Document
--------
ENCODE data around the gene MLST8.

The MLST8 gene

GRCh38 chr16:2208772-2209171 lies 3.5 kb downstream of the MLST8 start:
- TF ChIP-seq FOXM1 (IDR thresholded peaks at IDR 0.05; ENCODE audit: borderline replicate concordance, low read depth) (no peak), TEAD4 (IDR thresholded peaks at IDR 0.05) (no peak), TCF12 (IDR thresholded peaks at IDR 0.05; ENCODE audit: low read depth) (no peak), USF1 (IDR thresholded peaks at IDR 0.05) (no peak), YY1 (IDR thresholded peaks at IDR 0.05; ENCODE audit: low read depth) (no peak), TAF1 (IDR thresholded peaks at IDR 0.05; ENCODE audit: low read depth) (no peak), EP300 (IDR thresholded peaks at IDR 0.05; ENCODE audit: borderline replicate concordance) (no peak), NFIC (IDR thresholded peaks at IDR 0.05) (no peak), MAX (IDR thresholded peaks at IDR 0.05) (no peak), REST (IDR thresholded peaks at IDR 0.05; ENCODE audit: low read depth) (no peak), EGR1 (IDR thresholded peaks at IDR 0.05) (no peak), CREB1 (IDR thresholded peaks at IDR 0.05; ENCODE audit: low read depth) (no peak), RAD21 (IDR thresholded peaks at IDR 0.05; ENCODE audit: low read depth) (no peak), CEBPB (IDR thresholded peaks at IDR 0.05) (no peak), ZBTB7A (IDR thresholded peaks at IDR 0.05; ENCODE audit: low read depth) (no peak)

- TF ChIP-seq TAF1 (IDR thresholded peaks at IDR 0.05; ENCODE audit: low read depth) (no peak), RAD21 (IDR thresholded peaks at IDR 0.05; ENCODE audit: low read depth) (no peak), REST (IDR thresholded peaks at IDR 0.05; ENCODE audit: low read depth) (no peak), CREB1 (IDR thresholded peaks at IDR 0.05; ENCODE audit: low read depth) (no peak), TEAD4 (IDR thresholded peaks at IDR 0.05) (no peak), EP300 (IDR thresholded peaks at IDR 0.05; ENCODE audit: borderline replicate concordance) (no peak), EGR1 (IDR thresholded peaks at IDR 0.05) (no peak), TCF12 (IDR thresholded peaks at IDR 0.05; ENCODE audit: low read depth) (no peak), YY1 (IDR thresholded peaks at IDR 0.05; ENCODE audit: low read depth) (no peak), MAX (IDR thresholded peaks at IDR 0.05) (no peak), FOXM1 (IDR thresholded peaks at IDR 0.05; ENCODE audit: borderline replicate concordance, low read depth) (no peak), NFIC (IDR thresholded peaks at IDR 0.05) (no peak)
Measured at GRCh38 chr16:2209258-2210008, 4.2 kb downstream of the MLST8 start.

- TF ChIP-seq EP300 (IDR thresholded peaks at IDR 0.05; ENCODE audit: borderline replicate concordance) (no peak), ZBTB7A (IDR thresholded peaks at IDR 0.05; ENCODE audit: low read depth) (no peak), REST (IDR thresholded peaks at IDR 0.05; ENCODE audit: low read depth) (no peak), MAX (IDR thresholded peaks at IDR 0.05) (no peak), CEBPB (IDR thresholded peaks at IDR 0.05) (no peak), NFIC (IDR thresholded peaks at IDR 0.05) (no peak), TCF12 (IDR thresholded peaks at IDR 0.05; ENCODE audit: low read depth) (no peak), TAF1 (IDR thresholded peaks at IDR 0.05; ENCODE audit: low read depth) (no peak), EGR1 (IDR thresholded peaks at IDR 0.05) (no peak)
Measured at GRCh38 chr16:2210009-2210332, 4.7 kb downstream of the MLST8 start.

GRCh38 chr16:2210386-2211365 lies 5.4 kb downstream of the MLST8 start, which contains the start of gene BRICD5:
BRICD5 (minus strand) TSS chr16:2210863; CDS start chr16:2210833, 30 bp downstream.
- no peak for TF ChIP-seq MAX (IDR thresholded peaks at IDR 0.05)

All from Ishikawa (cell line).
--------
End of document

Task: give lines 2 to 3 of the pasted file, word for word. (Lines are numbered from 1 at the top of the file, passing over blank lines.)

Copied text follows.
The MLST8 gene

GRCh38 chr16:2208772-2209171 lies 3.5 kb downstream of the MLST8 start: